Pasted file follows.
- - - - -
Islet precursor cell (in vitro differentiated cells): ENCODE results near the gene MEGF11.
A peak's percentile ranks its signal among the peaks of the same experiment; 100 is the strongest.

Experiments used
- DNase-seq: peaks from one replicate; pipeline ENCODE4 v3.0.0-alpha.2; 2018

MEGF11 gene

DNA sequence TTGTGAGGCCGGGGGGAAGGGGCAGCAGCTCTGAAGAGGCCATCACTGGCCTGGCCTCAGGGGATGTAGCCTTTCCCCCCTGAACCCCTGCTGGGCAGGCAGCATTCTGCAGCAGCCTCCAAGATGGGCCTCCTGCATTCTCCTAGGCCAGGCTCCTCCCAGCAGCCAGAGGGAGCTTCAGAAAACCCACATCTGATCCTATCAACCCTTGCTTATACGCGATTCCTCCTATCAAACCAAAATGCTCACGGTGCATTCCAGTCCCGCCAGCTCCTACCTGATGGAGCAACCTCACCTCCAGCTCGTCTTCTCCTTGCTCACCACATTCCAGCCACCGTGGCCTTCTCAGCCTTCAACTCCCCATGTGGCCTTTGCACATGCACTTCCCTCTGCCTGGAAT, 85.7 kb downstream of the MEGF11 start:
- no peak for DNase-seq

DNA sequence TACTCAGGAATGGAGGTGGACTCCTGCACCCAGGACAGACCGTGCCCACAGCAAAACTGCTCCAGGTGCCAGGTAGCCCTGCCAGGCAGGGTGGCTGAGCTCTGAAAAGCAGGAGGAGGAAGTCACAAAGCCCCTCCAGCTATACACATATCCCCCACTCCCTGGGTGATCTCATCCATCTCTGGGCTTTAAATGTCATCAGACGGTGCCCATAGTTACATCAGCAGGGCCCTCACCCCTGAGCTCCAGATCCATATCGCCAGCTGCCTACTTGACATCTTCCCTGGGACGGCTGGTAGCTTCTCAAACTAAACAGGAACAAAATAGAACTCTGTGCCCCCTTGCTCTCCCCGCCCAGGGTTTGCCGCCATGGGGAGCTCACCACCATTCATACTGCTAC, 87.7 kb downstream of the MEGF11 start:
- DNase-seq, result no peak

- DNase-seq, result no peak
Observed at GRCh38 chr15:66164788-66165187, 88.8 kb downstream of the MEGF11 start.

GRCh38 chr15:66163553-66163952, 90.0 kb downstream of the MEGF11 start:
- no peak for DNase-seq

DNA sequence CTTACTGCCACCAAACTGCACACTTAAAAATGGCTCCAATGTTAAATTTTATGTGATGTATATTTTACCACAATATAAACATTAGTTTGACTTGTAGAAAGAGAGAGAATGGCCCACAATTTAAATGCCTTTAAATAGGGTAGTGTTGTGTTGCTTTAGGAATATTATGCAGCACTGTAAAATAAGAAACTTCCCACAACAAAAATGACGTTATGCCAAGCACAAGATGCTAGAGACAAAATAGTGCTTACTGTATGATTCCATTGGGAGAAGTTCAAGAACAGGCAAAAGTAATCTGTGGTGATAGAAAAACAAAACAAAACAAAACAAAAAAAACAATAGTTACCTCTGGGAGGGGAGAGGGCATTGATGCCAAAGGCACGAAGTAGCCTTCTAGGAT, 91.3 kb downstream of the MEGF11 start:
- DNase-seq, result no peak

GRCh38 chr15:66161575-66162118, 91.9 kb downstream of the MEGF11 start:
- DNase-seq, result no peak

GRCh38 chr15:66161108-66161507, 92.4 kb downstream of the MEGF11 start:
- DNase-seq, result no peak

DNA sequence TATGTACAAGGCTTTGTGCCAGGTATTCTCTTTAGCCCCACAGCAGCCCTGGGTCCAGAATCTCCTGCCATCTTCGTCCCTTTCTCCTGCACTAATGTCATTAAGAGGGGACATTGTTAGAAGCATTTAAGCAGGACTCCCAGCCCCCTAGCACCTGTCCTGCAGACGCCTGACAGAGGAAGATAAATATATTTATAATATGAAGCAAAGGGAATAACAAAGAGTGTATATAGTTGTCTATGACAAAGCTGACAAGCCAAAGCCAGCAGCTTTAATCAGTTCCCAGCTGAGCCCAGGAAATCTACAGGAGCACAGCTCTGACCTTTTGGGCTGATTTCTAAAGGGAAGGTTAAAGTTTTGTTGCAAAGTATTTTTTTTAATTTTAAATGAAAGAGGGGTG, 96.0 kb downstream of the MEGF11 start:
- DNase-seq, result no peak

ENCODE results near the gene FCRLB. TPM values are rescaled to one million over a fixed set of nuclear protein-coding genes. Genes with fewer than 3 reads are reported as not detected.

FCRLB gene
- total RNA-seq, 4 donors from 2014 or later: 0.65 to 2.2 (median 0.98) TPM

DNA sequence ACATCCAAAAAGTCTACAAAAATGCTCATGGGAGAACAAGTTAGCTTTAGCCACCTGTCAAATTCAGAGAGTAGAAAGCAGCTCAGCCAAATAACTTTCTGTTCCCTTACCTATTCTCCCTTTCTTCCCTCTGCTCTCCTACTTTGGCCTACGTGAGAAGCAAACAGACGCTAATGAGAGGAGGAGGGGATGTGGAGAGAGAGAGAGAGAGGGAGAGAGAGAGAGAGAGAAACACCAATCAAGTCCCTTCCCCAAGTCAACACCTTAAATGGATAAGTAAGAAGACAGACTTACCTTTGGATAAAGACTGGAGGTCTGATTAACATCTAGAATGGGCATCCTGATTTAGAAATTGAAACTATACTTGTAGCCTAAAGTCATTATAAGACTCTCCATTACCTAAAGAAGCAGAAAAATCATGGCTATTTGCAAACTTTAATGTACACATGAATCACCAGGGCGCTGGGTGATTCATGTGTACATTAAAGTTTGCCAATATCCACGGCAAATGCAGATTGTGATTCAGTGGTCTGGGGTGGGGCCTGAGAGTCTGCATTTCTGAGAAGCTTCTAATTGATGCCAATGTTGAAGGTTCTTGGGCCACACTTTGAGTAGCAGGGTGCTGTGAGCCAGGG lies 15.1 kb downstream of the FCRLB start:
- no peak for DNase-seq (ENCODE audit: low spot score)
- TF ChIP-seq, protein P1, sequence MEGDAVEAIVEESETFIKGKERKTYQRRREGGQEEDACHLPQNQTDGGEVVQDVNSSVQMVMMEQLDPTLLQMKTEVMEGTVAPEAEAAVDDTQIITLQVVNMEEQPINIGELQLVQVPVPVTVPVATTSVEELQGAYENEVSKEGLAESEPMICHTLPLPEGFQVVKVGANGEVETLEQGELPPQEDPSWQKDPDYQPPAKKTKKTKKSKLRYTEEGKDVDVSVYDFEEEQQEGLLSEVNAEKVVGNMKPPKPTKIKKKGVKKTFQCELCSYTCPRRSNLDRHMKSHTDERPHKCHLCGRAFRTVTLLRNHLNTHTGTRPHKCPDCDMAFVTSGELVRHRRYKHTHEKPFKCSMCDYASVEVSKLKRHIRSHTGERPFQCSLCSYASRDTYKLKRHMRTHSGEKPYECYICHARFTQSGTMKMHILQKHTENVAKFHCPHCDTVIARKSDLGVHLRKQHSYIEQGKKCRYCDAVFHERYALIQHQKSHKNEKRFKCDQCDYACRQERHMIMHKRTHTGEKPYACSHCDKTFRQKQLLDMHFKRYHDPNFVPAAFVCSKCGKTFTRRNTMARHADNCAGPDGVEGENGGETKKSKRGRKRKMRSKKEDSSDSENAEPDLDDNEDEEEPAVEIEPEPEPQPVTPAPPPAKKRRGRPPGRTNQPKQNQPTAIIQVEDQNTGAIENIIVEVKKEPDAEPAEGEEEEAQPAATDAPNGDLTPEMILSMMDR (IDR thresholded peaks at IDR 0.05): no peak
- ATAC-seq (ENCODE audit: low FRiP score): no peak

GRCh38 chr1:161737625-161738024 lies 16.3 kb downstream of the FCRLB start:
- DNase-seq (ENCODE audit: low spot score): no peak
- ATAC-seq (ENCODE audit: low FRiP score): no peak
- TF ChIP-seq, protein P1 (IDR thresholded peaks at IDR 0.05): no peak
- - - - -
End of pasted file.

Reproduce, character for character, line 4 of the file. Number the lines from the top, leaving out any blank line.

- DNase-seq: peaks from one replicate; pipeline ENCODE4 v3.0.0-alpha.2; 2018